James Marsh is an English director best known for his 2008 film, Man on Wire, which won many awards including the Oscar for Best Documentary. His other notable non-fiction credits include Wisconsin Death Trip (1999) and Project Nim (2011). Marsh also directs fiction films, including The King (2005), starring Gael Garcia Bernal; Red Riding: 1980 (2009), the second part of the Red Riding trilogy; and Shadow Dancer (2012), with Clive Owen and Gillian Anderson.
How does a film focused exclusively on a week in the life of an utterly unremarkable aging English couple as they prepare to celebrate 45 years of marriage become a full-blown tragedy by its final scene? This is quite an achievement given that 45 Years doesn’t end in death or any outward calamity or act of destruction. It ends simply with an anniversary party and a dance between the married partners. But its final scene is devastatingly sad and upsetting, and by the end of this carefully controlled and beautifully acted film, there is the real spectacle of tragedy in the most unlikely context of a geriatric slow dance, a tragedy that has been patiently and stealthily seeded throughout the duration of the film – and one that offers precious little consolation to either its characters or its audience.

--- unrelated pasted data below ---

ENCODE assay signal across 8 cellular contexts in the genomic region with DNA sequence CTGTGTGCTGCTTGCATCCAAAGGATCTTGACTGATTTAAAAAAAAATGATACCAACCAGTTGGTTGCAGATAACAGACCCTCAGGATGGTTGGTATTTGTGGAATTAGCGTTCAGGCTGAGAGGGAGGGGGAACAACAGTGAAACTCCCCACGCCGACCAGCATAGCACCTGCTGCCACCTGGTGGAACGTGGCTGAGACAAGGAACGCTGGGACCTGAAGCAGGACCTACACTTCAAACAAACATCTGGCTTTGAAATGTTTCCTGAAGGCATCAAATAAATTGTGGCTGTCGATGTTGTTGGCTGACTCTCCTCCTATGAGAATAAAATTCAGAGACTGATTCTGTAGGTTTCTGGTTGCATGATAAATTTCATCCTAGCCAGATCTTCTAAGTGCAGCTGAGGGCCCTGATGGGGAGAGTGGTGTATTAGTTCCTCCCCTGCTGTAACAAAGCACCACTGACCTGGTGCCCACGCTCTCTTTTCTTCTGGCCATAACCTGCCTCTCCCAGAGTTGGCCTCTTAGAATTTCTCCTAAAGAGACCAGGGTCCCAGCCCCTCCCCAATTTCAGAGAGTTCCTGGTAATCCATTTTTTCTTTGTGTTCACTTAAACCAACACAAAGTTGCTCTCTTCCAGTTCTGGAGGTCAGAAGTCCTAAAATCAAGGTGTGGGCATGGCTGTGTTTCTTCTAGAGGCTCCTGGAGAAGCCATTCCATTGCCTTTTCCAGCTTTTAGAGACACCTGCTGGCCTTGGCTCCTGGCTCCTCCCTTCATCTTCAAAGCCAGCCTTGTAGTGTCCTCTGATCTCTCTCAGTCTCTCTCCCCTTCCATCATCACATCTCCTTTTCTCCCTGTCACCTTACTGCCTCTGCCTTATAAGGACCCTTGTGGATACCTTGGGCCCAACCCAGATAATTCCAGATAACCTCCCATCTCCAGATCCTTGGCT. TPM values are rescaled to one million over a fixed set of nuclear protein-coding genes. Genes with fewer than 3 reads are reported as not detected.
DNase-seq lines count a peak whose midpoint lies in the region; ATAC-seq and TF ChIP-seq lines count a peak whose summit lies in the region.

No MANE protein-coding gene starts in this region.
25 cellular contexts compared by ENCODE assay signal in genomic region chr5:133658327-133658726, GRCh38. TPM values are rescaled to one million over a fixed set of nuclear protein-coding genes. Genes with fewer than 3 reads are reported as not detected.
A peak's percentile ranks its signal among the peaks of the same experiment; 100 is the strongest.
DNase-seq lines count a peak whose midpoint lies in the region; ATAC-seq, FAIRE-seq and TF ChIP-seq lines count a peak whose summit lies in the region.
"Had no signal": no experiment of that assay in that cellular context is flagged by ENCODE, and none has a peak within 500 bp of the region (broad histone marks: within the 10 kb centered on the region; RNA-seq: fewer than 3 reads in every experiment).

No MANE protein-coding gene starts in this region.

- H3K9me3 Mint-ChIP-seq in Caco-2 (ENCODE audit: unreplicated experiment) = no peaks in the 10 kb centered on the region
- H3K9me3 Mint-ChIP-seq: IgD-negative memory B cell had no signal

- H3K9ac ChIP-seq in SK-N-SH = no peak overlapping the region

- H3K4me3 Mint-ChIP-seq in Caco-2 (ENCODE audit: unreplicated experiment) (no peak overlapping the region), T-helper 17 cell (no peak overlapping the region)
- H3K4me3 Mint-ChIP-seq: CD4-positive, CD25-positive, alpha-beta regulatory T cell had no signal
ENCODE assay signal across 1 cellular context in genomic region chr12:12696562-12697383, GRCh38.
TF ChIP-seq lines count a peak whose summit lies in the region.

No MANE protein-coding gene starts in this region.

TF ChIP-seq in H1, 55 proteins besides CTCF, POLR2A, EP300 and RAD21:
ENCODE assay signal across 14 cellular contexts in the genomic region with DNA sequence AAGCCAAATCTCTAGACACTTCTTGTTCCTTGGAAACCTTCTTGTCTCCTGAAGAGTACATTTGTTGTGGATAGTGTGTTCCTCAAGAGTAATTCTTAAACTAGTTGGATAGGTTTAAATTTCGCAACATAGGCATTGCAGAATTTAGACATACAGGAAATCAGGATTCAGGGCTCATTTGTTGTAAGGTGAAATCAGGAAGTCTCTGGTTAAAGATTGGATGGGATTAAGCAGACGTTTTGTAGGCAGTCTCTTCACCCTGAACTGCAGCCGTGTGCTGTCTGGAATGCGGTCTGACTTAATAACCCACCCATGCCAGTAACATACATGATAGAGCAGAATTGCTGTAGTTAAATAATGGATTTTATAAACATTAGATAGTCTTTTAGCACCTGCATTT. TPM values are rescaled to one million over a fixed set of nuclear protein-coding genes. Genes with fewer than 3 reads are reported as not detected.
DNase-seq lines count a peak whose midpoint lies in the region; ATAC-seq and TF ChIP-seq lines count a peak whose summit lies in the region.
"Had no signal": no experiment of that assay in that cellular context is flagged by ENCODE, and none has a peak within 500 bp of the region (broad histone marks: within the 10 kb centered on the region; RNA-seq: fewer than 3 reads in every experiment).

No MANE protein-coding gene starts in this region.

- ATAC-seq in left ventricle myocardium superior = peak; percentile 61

That is not to say 45 Years is depressing or somber as it unfolds. It is certainly slow-moving and lo-fi, though, a film whose palpable and increasingly compelling tension is achieved by the observation of small gestures and looks between the couple and later, in the very absence of small gestures and looks between them. Something is slowly dying in the film and perhaps it is the thing we fear most when we get old – not death itself, but the loss of long-held certainties and routines and the absence of enough future time in which to find new ones.
In the opening scenes of the film, the couple, in their late sixties, with the almost hilariously English names of Geoff and Kate, are observed going about their well-established routines with a cozy familiarity. They have no children but seem comfortable in that choice and have a dog both to remind them of it and offer a substitute. This couple communicates, they share, they give each other space – and to be frank, their life together is complacent, unexceptional, dull. It is only by virtue of the visually precise filmmaking by the writer-director Andrew Haigh and the detailed, specific, complex characterizations by the two stalwart English actors, Charlotte Rampling and Tom Courtenay, that the early part of the film is kept sufficiently alive and watchable.